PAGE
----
My own angst started a day or two before Thanksgiving – dread surrounding the traditional family gathering at my sister-in-law’s house. The anticipation of intolerable noise levels. Well intentioned but annoying small talk. Too much food. Dishes to wash, dry. When, in fact, all I really wanted to do was sit quietly at home, in my sweats, rehashing sacred memories, saying his name out loud, over and over again. AlexAlexAlexAlexAlex. My husband has become a pro at detecting the teetering, and when he began sharing his own demise, all I could do was say, “No, no, I called it first.” I’ve come to prefer it if one of us remains sane during these episodes.
This evening, I received an e-mail from Nancy. As you might imagine, after writing Griefland together, we can finish each others’ sentences and neither of us has to mince words when it comes to talking truthfully about how we’re surviving the minutes, hours and days of this ordeal. There are no rules or protocols. Grief shows up on its own terms. “Help! I’m on the verge of December,” she wrote. Both of us were melting into the earth simultaneously, and suddenly grabbing hold of each other. Tight fisted. Hanging on by finger nails. In the middle of us doing so, I received an SOS text from another resident of Griefland, a beautiful young woman who has lost both her sister and mother, and before I knew it, we were forming some sort of parachute or safety net for whoever needed to free fall with us as these holidays make their entrance.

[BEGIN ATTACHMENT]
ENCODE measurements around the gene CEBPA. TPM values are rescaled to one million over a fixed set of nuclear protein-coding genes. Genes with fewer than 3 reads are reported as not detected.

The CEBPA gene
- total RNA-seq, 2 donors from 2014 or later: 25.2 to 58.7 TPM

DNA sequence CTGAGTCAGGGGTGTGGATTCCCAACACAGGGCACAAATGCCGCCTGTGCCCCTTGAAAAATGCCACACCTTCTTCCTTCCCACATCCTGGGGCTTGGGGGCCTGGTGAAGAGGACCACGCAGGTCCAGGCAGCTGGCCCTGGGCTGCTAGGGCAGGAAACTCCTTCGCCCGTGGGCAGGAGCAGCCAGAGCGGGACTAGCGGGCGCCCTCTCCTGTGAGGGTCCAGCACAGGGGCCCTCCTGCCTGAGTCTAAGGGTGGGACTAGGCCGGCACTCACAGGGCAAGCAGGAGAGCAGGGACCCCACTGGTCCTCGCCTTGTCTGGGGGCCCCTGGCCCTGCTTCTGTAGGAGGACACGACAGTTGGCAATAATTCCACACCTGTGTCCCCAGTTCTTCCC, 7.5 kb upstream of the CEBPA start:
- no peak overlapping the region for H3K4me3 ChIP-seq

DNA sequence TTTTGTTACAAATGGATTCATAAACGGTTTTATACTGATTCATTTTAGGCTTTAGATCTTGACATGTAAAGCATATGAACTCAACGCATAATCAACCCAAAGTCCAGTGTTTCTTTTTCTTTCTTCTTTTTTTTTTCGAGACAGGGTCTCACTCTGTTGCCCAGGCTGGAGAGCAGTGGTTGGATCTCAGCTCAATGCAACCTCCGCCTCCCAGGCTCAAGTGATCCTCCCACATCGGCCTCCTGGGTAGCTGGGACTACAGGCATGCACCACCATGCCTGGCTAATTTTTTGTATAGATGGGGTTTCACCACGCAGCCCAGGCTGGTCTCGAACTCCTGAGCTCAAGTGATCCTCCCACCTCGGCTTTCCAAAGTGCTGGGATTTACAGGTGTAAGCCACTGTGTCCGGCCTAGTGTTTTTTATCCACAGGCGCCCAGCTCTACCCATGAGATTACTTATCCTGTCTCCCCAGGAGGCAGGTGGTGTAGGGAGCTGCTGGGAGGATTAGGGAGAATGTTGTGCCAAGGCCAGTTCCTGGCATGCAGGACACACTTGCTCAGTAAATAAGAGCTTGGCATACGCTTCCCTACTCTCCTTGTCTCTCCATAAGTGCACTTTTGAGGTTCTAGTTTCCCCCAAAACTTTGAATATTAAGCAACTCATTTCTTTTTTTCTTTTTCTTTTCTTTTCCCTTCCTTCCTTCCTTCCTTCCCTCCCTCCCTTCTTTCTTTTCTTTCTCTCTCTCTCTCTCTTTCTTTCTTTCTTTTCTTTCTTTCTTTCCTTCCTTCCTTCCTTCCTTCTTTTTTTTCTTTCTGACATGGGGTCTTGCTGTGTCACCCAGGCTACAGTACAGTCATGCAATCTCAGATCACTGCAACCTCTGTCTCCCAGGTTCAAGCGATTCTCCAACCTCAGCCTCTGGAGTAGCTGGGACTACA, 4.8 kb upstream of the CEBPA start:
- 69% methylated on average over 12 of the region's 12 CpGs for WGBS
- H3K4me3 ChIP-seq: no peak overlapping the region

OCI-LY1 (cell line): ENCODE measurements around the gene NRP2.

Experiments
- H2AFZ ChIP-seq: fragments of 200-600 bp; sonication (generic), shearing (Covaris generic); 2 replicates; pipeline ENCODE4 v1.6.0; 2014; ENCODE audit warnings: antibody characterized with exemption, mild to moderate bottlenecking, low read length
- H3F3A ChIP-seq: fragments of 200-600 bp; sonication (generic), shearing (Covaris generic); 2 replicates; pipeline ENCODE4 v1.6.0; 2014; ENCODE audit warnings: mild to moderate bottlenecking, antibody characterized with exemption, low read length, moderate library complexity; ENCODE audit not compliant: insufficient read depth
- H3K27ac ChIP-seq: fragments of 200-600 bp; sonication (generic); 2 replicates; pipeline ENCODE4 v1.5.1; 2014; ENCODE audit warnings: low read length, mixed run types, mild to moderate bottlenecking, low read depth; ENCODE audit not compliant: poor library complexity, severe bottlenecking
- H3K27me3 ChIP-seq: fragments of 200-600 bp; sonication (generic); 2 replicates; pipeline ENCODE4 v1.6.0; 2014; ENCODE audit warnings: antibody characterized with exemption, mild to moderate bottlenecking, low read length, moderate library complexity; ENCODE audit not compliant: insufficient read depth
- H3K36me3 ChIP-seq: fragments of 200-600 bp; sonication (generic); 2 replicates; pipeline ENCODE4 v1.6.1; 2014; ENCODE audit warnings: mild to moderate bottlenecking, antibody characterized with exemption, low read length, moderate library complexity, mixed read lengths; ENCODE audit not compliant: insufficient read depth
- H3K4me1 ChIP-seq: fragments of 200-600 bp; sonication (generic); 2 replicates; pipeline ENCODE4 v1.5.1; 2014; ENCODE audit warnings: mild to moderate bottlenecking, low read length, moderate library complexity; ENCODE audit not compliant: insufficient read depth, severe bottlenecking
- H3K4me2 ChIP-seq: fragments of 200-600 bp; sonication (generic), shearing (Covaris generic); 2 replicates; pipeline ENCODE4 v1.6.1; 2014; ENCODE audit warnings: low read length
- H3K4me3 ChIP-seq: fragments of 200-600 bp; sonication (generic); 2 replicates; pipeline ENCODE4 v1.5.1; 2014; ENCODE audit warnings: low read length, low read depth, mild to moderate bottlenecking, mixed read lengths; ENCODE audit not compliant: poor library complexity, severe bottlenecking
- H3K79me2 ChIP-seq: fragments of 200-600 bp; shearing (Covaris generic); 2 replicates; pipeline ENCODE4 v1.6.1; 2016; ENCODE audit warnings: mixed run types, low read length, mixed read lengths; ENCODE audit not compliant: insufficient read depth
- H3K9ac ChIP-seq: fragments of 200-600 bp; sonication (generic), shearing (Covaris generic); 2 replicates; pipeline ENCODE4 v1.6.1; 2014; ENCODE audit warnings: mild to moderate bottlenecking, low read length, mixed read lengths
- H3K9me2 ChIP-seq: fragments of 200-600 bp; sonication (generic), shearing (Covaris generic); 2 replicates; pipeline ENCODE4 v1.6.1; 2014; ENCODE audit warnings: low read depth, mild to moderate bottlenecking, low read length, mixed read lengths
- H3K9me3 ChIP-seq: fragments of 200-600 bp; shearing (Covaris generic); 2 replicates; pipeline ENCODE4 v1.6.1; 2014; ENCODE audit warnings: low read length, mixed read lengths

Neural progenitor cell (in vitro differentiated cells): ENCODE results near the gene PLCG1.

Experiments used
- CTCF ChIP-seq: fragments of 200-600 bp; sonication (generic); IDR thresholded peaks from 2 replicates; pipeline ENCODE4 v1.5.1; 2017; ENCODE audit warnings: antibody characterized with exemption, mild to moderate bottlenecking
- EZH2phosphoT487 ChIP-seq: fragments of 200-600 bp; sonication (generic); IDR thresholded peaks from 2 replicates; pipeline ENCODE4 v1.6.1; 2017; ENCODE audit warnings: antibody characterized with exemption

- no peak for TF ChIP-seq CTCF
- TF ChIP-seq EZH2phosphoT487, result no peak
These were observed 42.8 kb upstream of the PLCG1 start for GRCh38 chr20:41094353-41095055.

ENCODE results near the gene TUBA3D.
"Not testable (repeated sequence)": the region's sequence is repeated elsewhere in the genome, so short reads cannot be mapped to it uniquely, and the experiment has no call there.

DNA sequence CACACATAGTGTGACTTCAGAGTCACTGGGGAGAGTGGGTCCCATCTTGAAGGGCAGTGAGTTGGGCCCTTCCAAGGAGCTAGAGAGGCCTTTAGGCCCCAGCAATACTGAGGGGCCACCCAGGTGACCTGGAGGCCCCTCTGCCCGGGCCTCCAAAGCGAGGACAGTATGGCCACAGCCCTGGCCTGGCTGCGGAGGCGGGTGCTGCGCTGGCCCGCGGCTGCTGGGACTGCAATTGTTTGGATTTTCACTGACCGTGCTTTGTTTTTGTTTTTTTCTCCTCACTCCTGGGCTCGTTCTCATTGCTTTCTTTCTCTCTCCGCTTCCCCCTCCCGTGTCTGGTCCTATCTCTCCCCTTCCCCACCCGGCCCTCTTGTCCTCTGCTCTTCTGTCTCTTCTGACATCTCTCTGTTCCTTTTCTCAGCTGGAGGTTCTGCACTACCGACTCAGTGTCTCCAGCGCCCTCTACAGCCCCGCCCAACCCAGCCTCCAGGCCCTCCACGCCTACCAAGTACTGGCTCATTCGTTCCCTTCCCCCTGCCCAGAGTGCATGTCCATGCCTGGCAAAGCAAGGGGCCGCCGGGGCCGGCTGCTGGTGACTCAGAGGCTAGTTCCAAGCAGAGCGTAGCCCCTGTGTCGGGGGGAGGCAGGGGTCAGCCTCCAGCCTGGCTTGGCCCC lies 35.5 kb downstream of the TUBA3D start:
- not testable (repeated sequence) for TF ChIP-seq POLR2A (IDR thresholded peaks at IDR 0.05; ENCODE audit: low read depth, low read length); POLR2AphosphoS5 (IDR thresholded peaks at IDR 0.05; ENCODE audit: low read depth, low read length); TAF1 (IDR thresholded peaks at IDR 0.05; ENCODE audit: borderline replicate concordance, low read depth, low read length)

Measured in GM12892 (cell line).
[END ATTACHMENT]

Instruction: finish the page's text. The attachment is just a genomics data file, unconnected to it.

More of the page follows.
Admittedly, there is dread etched into every letter of this month, despite the festivities, musical interludes and twinkle lights. If ever there was a time to grab hands and embrace each others’ journey, it’s now. Whether your grief is fresh or ancient (as if it ever gets old), we’d love to hear your voice. How are you managing? What gets you through the holidays? Share your stories here with us. And by all means, say their names out loud.